All Blacks coach Ian Foster appears more confident than most that middle ground can be found in the ongoing standoff surrounding the Silver Lake saga, but admits compromise is needed to reach an elusive resolution.
New Zealand Rugby and the Players' Assocation remain at loggerheads over plans to sell a 12.5 per cent stake in the national body's commercial rights to US technology investment firm Silver Lake for $387.5 million.
The Players' Assocation, through their collective bargaining arrangement, continue to block the deal despite New Zealand's 26 provincial unions reaffirming their unanimous support for the Silver Lake proposal on Thursday.
The Players' Association and investment company Forsyth Barr are instead advocating selling a five per cent stake in NZ Rugby's commercial rights via a public share float - an alternate proposal that would raise about $191m-$200m less than the Silver Lake deal by targeting New Zealand investors.
Despite the standoff threatening to cause a major distraction for the All Blacks, with several leading figures on the Players' Association board, Foster is confident a resolution will soon be reached one way of the other and believes the ugly public spat is ultimately good for the game.
"In many ways it's a very exciting time because we've got a game which has got some investment opportunities in front of it and the key is to try and find the right one," Foster said at Eden Park on Friday as the Rugby Championship draw was announced to confirm nine home tests for the All Blacks this season.
NZ Rugby extended the Players' Association an invitation to meet and discuss the Forsyth Barr offer, which valued the governing body's commercial rights at $3.8 billion, on Friday but this has since been delayed until next week.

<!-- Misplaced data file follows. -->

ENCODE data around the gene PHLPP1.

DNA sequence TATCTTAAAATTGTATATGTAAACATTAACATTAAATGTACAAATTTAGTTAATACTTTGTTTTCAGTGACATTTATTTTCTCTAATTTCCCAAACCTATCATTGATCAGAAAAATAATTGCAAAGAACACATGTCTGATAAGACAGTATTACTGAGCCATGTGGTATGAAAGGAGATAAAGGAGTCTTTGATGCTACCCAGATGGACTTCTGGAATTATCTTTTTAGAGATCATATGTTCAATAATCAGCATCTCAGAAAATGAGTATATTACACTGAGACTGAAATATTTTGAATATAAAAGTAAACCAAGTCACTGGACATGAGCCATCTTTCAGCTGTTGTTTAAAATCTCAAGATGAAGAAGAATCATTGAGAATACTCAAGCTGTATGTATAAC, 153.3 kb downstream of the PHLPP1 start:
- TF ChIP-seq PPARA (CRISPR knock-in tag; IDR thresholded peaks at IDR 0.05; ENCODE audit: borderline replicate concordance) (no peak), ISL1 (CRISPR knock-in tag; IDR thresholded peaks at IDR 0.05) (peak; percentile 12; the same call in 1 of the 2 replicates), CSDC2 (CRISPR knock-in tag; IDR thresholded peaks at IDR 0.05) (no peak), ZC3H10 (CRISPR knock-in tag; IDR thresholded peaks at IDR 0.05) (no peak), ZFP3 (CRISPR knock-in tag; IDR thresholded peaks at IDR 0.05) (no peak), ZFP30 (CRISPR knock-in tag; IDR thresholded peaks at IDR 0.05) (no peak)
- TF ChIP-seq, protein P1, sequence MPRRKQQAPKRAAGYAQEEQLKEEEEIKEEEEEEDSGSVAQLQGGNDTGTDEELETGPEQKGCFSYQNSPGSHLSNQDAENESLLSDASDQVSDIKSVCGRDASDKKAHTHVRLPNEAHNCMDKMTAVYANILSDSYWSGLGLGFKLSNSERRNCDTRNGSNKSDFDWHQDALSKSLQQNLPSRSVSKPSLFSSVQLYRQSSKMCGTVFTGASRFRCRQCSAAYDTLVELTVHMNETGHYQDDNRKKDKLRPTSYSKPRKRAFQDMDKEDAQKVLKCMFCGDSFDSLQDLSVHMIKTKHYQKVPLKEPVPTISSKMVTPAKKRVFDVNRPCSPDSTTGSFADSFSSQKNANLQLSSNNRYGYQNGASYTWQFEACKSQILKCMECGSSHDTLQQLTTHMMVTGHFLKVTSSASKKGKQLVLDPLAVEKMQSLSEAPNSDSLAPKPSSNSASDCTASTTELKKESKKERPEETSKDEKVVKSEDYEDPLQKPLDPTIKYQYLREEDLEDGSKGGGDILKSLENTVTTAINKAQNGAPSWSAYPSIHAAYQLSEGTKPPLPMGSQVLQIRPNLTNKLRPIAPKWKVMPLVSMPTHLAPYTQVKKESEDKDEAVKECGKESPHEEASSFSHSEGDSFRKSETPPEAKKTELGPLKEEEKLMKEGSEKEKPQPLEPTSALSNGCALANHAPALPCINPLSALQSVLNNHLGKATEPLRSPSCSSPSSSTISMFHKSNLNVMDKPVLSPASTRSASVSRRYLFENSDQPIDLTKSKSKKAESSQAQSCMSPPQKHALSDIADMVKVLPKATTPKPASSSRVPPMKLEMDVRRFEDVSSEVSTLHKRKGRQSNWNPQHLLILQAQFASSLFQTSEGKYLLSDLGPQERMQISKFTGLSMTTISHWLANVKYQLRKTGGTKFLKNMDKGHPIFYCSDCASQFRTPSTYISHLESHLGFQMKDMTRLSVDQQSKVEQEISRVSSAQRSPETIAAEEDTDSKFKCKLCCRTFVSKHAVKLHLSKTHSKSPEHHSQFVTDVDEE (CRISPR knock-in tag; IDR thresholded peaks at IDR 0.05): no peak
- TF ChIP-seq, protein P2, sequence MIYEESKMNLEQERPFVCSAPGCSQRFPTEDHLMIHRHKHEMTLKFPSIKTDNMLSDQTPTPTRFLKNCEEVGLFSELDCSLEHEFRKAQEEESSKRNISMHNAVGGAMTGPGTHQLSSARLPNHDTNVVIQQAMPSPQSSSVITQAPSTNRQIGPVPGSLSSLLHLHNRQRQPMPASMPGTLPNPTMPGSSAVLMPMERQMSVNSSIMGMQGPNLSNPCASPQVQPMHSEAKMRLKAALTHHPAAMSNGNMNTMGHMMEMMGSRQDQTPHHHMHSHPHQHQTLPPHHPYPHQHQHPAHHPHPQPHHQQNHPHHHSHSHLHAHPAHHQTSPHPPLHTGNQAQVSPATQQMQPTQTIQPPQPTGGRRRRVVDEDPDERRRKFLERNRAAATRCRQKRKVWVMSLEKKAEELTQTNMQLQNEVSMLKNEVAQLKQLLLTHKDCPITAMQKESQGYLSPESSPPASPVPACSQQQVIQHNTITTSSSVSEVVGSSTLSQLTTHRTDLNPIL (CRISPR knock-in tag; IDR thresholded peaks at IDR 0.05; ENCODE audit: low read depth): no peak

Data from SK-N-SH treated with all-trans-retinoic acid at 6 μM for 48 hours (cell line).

"We've got some parties that are pretty passionate about their views and I think that's a positive," Foster said. "Everyone is having a big strong debate about what they think is right or wrong so what's important now is we stop delivering headlines about attitudes and start getting round a table and hammer out the content.
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"Both parties seem to be really willing to do that now. I know a lot of progress will be made and I'm sure we'll come out with the right decision.
"I'm not worried about it – I like the fact the players have been strong in their views and they've put a lot of work into that space but at the end of the day you've still got to sit down and a decision has to be made.
"Someone is going to have to move."
Foster is, in many ways, stuck in the middle as he plots the All Blacks season which begins with three tests in July against Tonga and Fiji before the Bledisloe Cup and Rugby Championship commences from August 7.
In an ideal world, the battle over reshaping New Zealand Rugby's broken financial model will be swiftly settled but Foster knows the most pivotal juncture since the turn of professionalism will continue to evoke polarising opinions.
"I was heavily involved in 1996 and everyone was getting a bit tense then, too. There's a lot of emotion and passion about the game here and a few different views about how you grow the game from grassroots up. Having those views aired right now is the right thing because if it didn't, there would be a bit of resentment afterwards.
"Everyone is allowed a view. It's that important. You've got all levels of the game expressing a view which means there's a lot at stake. I'm seeing everyone working in good faith and they all want the right outcome so now it's a matter of sitting round a table."